My favorite minute of the year is 6:01 PM on December 24th. It has been, for years. Stores close. The shopping rush is over. Time to go home, to friends and family, and, for the next twenty-four hours plus, the grind of everyday life gets put on hold. Life hits the snooze button, in a manner of speaking. Christmas has always felt, to me, to be a time set apart. Normally, I refer to the week between Christmas and New Year’s as the tucked away week, because that’s how it feels. Expectations are relaxed, the rush of the holiday is over, and the next thing on the horizon is bidding farewell to the old year, and seeing in the new one.

This year, we have a few things to deal with, so I can’t vouch for how tucked away this particular week is going to feel, but the spirit is there, and is probably something I would want to carry over into a Christmas romance of my own. What could be more romantic than a whole week that fits into that unique slot of time out of time, with drifting snow, glowing candles, the warmth in the middle of winter, the air fragrant with scents of spices and evergreens (even though my historical romance fiction, at least to date, pre-dates Christmas trees, evergreen boughs still count0 and the whole holiday, at its core, based on love, hospitality, and reconciliation?

I think that’s a pretty good place to start.  For all romantic fiction that comes out of my noggin (or partly out of my noggin, as I could not write contemporaries without my writing partner, Melva Michaelian.) HEA-plus. This is not a term I intend to fling around at pitch sessions or in query letters (trust me, “historical-adjacent” gets some funny looks; I have learned my lesson) but it fits the sort of stories I gravitate to, both as a reader and as a writer. It fits, though. Adding history to my romance is already a plus, and I do like to have my historical romance, whether read or written, come with generous helpings of both romance and history, and for the history to shape or at least affect the romance.

This means that it’s not a matter of swapping out the togas of a couple from ancient Rome for an Empire waisted gown and a pair of polished Hessian boots, and presto change-o, now it’s a Regency. For me, that would not work. There’s a world of difference between ancient Rome and nineteenth-century England. Close to two millennia and coughty cough miles, a good deal of water, and an entirely different belief system, not to mention government and class structure, developments in literature, science, the arts, etc, etc, etc. The ancient Roman couple would probably not have a heck of a lot to do in a Christmas story, unless we’re talking the very first Christmas, which could fit nicely into an inspirational historical (or even a few decades after; that would also work) but they would still have a lot of that plus factor. Plus gladiators, for one thing. Maybe one of those flood the whole arena for a sea battle deals, complete with boats and octopi.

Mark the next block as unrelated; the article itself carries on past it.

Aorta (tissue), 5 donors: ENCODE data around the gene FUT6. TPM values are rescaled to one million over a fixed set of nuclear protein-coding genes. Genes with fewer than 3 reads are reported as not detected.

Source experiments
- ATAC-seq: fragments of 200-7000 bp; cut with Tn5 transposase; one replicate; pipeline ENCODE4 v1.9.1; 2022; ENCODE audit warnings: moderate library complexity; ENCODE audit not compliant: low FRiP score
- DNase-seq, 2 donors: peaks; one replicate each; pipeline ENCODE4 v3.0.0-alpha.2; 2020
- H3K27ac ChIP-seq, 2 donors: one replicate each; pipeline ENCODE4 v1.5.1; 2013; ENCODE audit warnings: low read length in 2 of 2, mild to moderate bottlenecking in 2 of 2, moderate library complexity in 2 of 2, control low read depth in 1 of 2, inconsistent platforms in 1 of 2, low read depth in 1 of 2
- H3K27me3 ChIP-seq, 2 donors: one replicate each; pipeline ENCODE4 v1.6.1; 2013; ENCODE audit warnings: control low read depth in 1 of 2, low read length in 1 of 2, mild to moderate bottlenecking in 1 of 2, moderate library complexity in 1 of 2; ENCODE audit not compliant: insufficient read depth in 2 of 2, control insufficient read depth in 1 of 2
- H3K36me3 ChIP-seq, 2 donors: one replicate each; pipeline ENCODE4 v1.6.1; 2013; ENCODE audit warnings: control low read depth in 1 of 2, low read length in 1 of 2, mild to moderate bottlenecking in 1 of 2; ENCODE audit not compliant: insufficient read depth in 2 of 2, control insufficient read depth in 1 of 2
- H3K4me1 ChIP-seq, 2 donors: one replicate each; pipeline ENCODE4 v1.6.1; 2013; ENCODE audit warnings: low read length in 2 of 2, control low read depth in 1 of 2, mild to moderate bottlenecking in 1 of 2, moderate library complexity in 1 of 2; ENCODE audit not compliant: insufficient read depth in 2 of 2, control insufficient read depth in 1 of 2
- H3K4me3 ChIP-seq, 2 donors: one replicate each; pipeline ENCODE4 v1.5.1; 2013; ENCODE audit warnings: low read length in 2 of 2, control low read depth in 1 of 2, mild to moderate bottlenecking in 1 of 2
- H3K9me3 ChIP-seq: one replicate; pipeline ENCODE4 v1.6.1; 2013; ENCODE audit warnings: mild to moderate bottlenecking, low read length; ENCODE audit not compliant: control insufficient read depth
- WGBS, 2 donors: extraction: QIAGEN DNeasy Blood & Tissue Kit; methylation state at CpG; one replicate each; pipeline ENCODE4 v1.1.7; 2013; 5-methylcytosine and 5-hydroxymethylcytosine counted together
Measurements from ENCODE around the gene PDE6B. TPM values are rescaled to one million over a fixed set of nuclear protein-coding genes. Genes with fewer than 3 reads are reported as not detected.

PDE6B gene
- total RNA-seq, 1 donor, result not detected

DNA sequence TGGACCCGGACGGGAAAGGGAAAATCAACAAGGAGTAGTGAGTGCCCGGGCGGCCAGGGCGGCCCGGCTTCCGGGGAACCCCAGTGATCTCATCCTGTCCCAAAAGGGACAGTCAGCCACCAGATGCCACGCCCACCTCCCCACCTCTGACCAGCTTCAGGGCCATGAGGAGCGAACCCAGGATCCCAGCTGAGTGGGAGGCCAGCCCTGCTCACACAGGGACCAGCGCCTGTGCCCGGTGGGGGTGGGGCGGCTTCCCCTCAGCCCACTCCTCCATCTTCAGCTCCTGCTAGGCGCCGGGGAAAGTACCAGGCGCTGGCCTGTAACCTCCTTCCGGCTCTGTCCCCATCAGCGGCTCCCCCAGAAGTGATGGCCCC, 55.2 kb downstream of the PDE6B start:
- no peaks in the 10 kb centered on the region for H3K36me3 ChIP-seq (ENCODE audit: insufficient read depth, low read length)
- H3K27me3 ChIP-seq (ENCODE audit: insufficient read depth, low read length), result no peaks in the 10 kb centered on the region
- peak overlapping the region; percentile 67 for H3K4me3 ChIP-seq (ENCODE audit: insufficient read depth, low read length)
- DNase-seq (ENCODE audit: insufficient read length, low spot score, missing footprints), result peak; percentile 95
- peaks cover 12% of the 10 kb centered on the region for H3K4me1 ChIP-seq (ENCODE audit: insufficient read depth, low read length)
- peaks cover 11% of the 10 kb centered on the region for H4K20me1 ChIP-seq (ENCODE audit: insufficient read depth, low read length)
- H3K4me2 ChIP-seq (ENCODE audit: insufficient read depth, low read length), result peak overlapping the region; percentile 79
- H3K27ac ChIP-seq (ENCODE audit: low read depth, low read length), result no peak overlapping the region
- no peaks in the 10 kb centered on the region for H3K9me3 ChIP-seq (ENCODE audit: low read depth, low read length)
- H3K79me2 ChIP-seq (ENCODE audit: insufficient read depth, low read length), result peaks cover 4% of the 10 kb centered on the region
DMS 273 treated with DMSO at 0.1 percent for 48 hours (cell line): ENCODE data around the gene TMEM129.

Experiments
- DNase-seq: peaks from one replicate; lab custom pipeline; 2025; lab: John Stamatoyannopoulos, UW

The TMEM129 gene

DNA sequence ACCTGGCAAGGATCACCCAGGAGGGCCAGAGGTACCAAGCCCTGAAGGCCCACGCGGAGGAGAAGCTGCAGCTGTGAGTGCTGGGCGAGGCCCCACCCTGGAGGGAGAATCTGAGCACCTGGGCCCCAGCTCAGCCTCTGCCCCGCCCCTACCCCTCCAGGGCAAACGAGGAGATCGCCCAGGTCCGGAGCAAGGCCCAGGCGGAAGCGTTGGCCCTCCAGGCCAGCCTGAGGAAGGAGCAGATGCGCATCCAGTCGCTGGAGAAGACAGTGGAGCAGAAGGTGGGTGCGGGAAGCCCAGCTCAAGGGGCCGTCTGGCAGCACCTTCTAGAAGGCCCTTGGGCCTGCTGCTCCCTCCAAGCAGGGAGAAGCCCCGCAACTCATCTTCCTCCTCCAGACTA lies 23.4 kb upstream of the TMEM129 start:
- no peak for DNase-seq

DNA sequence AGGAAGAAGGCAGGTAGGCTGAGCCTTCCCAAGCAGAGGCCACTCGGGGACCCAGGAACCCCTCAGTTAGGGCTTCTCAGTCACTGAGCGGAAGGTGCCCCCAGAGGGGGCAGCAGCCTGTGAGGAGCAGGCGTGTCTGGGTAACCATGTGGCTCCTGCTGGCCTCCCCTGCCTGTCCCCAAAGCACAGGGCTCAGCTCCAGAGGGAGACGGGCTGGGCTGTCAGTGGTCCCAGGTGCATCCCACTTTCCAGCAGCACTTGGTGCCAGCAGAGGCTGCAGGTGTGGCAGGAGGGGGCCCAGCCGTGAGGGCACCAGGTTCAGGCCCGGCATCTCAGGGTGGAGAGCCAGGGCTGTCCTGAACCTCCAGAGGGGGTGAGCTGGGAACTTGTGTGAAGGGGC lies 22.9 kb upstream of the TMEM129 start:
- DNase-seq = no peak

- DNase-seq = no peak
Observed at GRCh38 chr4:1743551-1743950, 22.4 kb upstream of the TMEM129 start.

Every period has its own unique flavor, which can add to the romance, and I am grateful for that. The possibilities really are endless. Historical characters don’t know they’re in a historical. They think they’re in a contemporary. Those aren’t costumes they’re wearing; those are their clothes. The way things are done is the way everybody does them (apart from those who buck the rules, with varying degrees of effectiveness.)

This is veering away from the Christmas romance topic, but it does nail down what makes these stories special to me. The HEA-plus definitely does expand past only one day out of the year, and it’s more than merely the period in which the story is set. Give me a romance with two damaged people, each of whom has a driving passion that is independent of the developing love relationship, flavored by the world in which they live, and I am one happy camper, no matter what side of the story I might be on for this particular experience.  If there’s snow on the ground, and mistletoe in the doorway, then that’s even better.